Tuesday, May 27, 2014

Book Study! {Chapter 2: The Building Blocks}


As you know, it's on to Chapter 2 of our Book Study with Beth over at Thinking About Teaching!

What?  You're not following along?  Go grab a copy of Lisa Donahue's book, 100 Minutes, now!  It's okay, we'll be here when you get back. 

Chapter 2 is all about the building blocks of your literacy time: the routine, the instruction, and the workshop time, referred to as AWARD time.


Lisa starts off discussing the importance of building routines.  I don't know about you, but I'm a firm believer in spending a full 6 weeks at the beginning of the year, building community and setting expectations.  Lisa hits the nail on the head when she says, "The time that is invested in the first weeks of school to set stage for focused independent learning will be very much valued as the year progresses.  Independent work time makes it possible for all small-group instruction to happen" (p22).  When it comes down to it, independent work time is what it's all about.  Students get instruction from you and must have time to practice these skills.  It cannot be in a setting that is forced or rushed or boring and like Lisa stated on page 14, it must be important, relevant, and authentic to students.  There's no magic number that states for how long students should read and write each day- but we all know they should be doing both, for as long as possible, every single day in order to grow.

Now, with everything else teachers are expected to fit into a day, how in the world can we make it all happen?   There's the rub.  And luckily, 100 Minutes provides us some insight to what we can do, especially those of us who are struggling with a too-short day and barely any literacy time available.

Very similar to the Workshop Model, Lisa breaks down 100 minutes of Literacy time into a Reading Lesson, Writing Lesson, and AWARD time {Time for students to Apply Writing and Reading Daily}.  I kind of adore the idea of AWARD time {a real "workshop" time in my mind} where students are quietly working on separate tasks, focused on what you just talked about or what they need to complete.  It's very real world and full of purpose.


Sandwiched on either side of AWARD time is direct instruction.  This is where your typical mini-lessons would go.   What is your job during AWARD time?  Great question!  The teachers job is to meet with two small groups.  These instructional groups can be formed any way you need, in order to facilitate student learning.  "These groupings could include mixed-ability groups, talk-partners, instructional-level groupings, groupings by interest or topic, or self-selected partners" (p24) and should be flexible and always changing and adapting to your growing learners.

According to Lisa's planning, you are responsible for meeting with two groups for a Guided Reading lesson or a Writing Conference each day.  Lisa plans these groups so meticulously that each Guided Reading group you meet with, heads into their AWARD time to read independently, immediately using the skills and work you just discussed.  Likewise, a Writing Conference will happen after students have spent time working on their writing.  They will come to you with questions, concerns, and you will be available for answers.  As Lisa puts it, "Structuring a literacy block so that students are able to meet with the teacher immediately before reading independently and immediately following independent writing allows for timely instruction, feedback, and transfer of learning."  (p25)  Perfection.  She lays out a weekly plan in her book, which I would love to share but then why would you ever need your own copy?  And you should have your own copy.  Go grab one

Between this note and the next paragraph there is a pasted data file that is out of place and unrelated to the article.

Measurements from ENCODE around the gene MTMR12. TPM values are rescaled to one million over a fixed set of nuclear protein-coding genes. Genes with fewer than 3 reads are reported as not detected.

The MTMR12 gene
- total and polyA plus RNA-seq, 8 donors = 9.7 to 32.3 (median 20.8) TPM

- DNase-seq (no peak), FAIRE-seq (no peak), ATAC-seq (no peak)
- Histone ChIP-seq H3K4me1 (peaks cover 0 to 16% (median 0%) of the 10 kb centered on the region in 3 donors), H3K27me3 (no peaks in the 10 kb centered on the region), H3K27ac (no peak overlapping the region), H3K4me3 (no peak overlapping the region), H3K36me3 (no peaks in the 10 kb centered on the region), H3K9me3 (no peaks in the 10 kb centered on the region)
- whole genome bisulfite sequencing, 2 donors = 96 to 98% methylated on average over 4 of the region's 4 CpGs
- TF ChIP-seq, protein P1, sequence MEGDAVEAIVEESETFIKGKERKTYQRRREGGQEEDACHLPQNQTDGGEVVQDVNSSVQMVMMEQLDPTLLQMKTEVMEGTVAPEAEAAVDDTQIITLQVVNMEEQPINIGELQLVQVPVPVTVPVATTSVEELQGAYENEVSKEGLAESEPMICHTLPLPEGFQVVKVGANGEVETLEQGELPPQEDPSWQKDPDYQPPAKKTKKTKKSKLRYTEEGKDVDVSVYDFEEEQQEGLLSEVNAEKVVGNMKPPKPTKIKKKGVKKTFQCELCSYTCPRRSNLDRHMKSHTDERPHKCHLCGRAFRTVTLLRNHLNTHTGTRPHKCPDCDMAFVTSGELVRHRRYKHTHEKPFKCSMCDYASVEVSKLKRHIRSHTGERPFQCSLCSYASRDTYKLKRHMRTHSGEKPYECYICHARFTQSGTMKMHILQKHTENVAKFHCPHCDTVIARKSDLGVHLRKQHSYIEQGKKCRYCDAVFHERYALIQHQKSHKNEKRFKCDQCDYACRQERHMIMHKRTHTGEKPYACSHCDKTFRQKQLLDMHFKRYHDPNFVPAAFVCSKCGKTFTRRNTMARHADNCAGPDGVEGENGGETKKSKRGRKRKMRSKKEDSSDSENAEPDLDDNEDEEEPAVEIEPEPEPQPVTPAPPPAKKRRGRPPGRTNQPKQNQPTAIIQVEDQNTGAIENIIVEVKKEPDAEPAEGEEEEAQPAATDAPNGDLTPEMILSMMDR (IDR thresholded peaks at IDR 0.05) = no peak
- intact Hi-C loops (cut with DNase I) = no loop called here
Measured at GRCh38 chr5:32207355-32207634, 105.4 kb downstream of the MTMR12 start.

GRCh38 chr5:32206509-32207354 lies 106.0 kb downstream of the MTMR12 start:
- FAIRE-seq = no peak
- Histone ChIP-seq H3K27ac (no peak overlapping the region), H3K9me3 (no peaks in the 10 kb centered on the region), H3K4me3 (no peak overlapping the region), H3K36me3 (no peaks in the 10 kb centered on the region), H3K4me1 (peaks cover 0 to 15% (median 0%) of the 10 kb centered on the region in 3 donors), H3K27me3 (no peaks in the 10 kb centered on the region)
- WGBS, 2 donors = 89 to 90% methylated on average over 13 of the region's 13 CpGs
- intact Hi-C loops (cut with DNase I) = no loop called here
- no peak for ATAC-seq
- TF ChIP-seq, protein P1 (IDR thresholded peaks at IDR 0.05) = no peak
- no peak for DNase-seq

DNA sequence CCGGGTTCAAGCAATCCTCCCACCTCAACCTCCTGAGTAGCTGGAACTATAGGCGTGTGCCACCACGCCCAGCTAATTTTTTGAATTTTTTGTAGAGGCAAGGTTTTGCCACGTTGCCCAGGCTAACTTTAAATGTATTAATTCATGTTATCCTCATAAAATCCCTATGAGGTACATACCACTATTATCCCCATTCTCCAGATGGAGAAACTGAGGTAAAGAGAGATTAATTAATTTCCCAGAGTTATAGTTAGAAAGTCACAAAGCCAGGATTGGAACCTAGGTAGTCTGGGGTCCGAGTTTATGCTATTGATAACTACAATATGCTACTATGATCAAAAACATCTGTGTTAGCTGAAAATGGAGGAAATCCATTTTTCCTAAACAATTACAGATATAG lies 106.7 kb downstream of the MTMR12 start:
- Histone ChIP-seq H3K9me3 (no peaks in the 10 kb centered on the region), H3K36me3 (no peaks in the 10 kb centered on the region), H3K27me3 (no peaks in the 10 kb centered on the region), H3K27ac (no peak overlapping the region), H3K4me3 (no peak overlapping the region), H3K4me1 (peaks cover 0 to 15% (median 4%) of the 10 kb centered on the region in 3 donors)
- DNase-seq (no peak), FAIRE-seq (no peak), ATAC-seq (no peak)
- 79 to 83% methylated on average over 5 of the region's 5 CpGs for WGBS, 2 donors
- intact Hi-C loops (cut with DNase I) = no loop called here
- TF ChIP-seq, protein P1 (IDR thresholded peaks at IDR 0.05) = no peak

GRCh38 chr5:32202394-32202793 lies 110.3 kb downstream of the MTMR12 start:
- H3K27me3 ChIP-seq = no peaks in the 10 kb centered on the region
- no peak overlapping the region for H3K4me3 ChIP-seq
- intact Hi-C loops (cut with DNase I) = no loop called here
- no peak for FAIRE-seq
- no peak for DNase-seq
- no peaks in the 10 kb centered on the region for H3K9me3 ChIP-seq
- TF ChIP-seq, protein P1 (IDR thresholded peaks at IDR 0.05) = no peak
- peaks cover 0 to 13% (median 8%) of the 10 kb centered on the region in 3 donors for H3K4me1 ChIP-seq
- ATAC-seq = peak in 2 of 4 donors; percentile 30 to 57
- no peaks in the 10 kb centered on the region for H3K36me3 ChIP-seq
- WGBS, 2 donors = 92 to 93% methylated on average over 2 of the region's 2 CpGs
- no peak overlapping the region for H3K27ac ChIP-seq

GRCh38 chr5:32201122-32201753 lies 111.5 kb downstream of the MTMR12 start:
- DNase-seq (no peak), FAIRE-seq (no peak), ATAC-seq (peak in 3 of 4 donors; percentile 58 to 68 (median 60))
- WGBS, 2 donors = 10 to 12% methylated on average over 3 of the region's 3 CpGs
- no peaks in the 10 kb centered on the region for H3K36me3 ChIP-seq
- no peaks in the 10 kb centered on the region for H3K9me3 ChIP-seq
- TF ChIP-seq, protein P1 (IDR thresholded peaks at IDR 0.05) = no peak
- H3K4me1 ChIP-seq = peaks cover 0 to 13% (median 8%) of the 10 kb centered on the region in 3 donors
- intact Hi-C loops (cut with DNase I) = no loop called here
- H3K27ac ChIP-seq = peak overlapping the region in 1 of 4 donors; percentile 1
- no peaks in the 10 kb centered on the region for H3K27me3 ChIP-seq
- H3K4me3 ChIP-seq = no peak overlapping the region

I feel like this does a nice job summing it all up!
As the year continues, Lisa provides ways to enhance these 100 minutes, adding in all the pieces of a balanced literacy.  Not only does she tell you the what- she shares how to seamlessly do this and provides all sorts of tools for you to copy and reproduce, in her book!  I love that she includes a section on Building in Accountability {so challenging when you have all this workshop time}, a Week at a Glance, and a Sample Yearly Timeline for Introduction of Elements of the Literacy Block.  Word.

Are you blogging about the book too?  Please link up, below, so we can check it out!  


Be sure to stop by Kelly's blog, An Apple for the Teacher on Saturday to join in on the next installment!! Rumor has it, there may be a giveaway involved :)

There are a few guidelines that Lisa Donohue and her publisher have asked that people follow.
Please read through these carefully. 
  • Anything created for 100 MINUTES should be shared for free. 
  • Anything created and shared based on 100 MINUTES should include a disclosure statement  "Adapted from 100 MINUTES and not endorsed by Lisa Donohue." 
  • Please cite the complete publication information:  "100 MINUTES, (2012), Donohue Lisa, Pembroke Publishers" in order to make it easier for others to find the book.


  1. Kelly Anne, your post is AMAZING! I feel like I learned so much more about the chapter from reading your post and I promise, I did read it!
    I also love how you've organized your post with the colour coded blocks...love it all.
    Thanks so much.
    I'm really looking forward to seeing what else you think of the book.
    Thinking of Teaching

    1. Beth, isn't so funny how much we learn from each other!? I felt the same thing when I read your great post! I really appreciate your kind words and am looking forward to the rest of the book and seeing what everyone else thinks of it!